However, judging from all the "sky is falling" blather that's still being posted in various ham radio online forums about the death of Morse testing and the "dumbing down" of the examination system (a system that I say was needlessly "dumbed up" in the late 1950s and 60s), it would appear that the FCC's progress to date is very much tweaking the noses of the remaining elitist, 1950s and 60's era techno-nerd contingent in our ranks.

Sadly, there are still FAR too many people in Amateur Radio in the United States of America who would love dearly to keep all that regulation enabled, "I'm better than you" systemic discrimination firmly in place. And, judging from some of their boorish posts in these and other forums, it appears these people are totally oblivious to the fact (or, more likely, could selfishly care less) that their continued collective elitist intransigence and steadfast refusal to let go of the past is what's now helping to make our Service increasingly unattractive to today's youth…the lifeblood of our Service going forward.

As I've said, the only question now remaining is whether or not such ongoing de-regulation and systemic change will happen quickly enough in our Service to also reverse the continued silence on our bands before the commercial interests completely hijack our frequencies for lack of use.

Only time will tell.

But, unfortunately, most likely this "old geezer" (I'm 63) will be LONG dead before anyone reading these words learns whether these modern day FCC efforts to turn this mess around will have been successful…or not.

73,

Keith
KB1SF / VA3KSF /  VA3OB
kb1sf.blogspot.ca
« Last Edit: August 06, 2014, 07:26:34 PM by KB1SF » Logged
W9KEY
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« Reply #93 on: August 06, 2014, 11:28:20 PM »

unfortunately, most likely this "old geezer" (I'm 63) will be LONG dead before anyone reading these words learns whether these modern day FCC efforts to turn this mess around will have been successful…or not.

you have identified what you view as the problem; could you provide us with the specific changes you'd like to see implemented?

thanks and 73,

Rob K9AIM
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N2EY
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« Reply #94 on: August 07, 2014, 06:11:03 AM »


From the beginning of the FCC until the early 1960s all written license tests except Novice were "blue book" tests. This meant they included essays, drawing block and schematic diagrams, doing show-your-work calculations, and of course some multiple-choice questions. And the exams themselves were closely guarded secrets.


What was the best way for someone prepare for an exam back then?  Did the candidate at least know what subjects were to be covered on the test? What about study books? Did study books just have sample questions that the test might cover?

There were various manuals which showed the general areas that would be on the test. The ARRL License Manuals had sample questions and answers in essay form. The Ameco books were multiple-choice, IIRC.

The books were NOT the exact Q&A on the exams, but close enough that if you could answer all the questions in the book, you almost certainly knew enough to pass the test. btw, the ARRL LMs had the entire Part 12/Part 97 rules and regs, and you were expected to be able to answer any relevant question on the regs as well.

In the very late 1970s, a fellow named Dick Bash came out with a "study guide" that DID contain the exact Q&A. What he did was to ask people to take the tests and try to remember the exact questions and answers. He would pay for the information - I heard it was $1 a question. Over time, he was able to compile a pretty complete set of Q&A, which was published in book form. The books became known as the "Bash books", and cost many times what a License Manual did. (I think a Bash book for the General cost $20 back in 1980. The reader can figure out what that amounts to when inflation is applied.)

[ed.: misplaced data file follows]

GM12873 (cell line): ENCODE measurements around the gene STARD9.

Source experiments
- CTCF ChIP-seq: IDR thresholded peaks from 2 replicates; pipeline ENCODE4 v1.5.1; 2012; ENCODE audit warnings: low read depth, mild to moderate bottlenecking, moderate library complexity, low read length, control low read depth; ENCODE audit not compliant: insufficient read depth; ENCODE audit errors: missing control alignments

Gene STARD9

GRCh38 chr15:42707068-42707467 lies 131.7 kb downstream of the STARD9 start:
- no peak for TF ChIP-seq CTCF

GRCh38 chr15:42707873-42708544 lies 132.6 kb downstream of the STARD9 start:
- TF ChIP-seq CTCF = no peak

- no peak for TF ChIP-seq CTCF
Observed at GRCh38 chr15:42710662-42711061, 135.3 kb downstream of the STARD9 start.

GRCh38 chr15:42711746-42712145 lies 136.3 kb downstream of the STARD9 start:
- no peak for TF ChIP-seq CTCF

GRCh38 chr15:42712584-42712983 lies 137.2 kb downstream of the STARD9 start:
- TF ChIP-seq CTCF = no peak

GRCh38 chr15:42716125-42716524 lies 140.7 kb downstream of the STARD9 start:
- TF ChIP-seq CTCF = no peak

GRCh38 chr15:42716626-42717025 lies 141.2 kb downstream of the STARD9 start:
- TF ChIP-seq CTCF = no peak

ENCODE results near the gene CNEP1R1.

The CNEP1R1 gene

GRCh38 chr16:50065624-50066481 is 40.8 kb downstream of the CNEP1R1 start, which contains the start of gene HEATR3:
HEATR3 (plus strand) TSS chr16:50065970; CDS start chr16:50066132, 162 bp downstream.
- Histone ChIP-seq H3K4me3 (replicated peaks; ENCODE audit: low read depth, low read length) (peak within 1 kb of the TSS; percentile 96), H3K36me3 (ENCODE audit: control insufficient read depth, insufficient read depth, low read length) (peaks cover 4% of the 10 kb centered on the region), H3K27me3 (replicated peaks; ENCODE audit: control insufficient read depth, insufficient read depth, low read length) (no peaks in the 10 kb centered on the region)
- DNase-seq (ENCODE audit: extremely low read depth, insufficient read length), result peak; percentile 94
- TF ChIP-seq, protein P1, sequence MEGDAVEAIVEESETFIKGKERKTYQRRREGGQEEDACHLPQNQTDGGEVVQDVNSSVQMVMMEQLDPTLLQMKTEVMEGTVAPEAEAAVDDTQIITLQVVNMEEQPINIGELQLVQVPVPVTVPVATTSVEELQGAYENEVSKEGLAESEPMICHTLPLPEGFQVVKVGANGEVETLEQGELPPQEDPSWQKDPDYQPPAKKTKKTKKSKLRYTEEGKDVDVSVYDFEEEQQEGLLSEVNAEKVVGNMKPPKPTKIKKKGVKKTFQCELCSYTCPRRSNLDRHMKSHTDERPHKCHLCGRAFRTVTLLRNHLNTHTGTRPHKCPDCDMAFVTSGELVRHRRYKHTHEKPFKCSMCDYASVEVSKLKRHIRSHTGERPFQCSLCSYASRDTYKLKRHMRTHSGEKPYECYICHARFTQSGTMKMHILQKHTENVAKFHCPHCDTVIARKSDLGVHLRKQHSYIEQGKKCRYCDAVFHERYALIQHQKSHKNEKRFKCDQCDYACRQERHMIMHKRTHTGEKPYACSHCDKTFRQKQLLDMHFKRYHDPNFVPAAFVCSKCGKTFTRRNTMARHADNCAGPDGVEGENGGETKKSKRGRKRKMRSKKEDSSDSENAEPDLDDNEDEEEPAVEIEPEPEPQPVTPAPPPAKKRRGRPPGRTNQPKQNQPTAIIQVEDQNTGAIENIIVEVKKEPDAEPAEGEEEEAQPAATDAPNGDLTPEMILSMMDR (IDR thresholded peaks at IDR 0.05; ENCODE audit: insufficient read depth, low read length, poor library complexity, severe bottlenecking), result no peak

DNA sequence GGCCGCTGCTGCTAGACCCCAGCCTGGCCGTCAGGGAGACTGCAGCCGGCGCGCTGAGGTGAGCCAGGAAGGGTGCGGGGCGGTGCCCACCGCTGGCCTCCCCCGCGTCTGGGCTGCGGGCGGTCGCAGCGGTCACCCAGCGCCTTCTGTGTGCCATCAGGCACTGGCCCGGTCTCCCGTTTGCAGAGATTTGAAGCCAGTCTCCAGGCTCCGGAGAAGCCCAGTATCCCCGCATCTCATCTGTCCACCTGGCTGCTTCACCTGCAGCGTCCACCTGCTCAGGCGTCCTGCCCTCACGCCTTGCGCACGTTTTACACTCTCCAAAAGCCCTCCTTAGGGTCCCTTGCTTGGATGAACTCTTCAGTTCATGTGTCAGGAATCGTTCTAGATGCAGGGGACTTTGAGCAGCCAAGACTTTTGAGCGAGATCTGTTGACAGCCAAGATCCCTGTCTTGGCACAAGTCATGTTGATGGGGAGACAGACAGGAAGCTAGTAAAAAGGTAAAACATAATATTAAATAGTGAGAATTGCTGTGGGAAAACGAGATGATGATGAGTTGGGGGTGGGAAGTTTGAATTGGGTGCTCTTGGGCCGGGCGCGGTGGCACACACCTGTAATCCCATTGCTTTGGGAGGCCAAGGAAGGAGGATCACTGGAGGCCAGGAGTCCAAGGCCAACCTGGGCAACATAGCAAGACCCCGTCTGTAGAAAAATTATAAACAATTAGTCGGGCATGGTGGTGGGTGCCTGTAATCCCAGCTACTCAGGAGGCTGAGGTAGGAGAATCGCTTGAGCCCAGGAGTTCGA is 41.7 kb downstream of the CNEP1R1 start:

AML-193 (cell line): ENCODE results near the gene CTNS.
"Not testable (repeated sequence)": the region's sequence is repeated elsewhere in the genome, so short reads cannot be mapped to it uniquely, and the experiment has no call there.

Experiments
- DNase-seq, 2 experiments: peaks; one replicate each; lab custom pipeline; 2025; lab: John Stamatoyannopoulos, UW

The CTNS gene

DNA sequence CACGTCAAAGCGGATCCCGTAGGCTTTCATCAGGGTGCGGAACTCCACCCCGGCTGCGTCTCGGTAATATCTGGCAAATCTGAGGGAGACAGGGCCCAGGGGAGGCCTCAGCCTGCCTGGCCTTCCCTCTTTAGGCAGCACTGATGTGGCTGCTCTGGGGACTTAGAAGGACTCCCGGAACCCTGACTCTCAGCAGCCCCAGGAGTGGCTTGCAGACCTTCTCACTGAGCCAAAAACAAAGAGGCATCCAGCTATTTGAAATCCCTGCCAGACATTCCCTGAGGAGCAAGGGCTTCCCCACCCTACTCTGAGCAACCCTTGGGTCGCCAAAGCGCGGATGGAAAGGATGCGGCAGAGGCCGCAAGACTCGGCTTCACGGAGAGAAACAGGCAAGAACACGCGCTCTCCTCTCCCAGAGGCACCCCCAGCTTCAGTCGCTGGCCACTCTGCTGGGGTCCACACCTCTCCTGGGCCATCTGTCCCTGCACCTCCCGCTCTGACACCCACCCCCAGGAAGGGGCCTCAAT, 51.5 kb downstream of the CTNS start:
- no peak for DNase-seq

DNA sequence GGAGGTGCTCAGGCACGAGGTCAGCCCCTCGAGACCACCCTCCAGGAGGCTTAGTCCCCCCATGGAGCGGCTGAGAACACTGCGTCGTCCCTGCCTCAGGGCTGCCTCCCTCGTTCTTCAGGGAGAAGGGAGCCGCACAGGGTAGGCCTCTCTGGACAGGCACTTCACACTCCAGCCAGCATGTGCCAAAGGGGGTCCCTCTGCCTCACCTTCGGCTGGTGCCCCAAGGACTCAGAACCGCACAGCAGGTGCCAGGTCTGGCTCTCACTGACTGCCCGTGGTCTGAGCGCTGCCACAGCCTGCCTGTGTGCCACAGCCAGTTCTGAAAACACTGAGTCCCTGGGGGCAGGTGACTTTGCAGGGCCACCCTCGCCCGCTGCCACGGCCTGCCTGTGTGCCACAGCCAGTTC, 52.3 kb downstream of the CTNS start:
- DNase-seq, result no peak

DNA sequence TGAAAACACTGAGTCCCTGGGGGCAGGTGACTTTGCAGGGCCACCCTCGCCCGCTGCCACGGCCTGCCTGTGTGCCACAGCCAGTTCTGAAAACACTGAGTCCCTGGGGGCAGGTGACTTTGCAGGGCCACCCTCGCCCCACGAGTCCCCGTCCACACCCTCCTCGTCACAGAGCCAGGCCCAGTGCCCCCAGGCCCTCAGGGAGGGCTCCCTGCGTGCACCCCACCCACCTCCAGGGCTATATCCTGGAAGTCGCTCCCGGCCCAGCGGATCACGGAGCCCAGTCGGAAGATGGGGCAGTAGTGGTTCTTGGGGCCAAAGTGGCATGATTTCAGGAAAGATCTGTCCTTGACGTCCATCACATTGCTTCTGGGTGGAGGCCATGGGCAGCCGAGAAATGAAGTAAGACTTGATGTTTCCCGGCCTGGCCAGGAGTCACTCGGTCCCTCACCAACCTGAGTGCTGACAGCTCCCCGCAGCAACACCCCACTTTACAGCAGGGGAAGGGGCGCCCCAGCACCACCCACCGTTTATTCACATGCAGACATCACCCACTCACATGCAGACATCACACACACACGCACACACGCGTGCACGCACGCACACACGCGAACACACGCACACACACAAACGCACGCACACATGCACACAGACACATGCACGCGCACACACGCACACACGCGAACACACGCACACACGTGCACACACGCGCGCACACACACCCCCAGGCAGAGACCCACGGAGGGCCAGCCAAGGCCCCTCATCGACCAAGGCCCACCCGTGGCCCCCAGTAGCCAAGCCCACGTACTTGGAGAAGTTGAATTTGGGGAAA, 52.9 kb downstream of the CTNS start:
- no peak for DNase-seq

Most folks at the time considered this to be breaking the rules, but FCC never prosecuted him. Instead, the VEC system was created about 1983, which made the whole point moot.

It's been more than 30 years since the VEC system came into existence. About the same time, the license term doubled, to 10 years. What this did was to save FCC a bundle of money - which is why it was done.

73 de Jim, N2EY
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KB1SF
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« Reply #95 on: August 09, 2014, 02:56:37 PM »

you have identified what you view as the problem; could you provide us with the specific changes you'd like to see implemented?  thanks and 73, Rob K9AIM  

Rob,

As I've said repeatedly in theses and other forums, most other licensing systems in the world specifically withhold operating privileges from lower class licensees based primarily on safety and non-interference considerations rather than on rewarding "exclusive" slices of artificially walled-off sub-spectrum to higher class licensees.

And what I've been advocating in these forums and threads is that we in the USA need to stop focusing our licensing system on creating budding RF Engineers and, instead, make the questions on our exams actually match the operating privileges those licenses grant.  Right now, that isn't happening.

And if this approach leads to a more technically comprehensive (i.e. "harder") exam "up front", then SO BE IT!

In fact, that's exactly what Industry Canada does right now with their Basic exam requirements...an exam that ALL Canadian hams must now pass in order to get ANY license for our Service in that country.... even for VHF and UHF operation.

I know from my own personal experience (from administering them) that the 100-question Canadian Basic exam is a whopper of a test that not everyone passes the first time...or the second...or the third…or even the fourth!  

You actually have to "know your stuff" to pass it.  And, with 100 questions pulled out of a 900-item question bank, I've also found that it is extremely hard (if not impossible) for candidates to simply "memorize the test". That's probably because the Canadian Basic exam is roughly equivalent in content and comprehensiveness to our US Tech and General exams put together.

But, even so, there's still a difference.

That is, rather than focusing on testing obscure parts of our hobby that few (if any of us) will ever need to know about (let alone use!) that Basic exam focuses specifically on examining only those skills and knowledges that hams will absolutely "need to know" in order to keep themselves (and their neighbors) safe and/or from causing harmful interference to other hams or other services.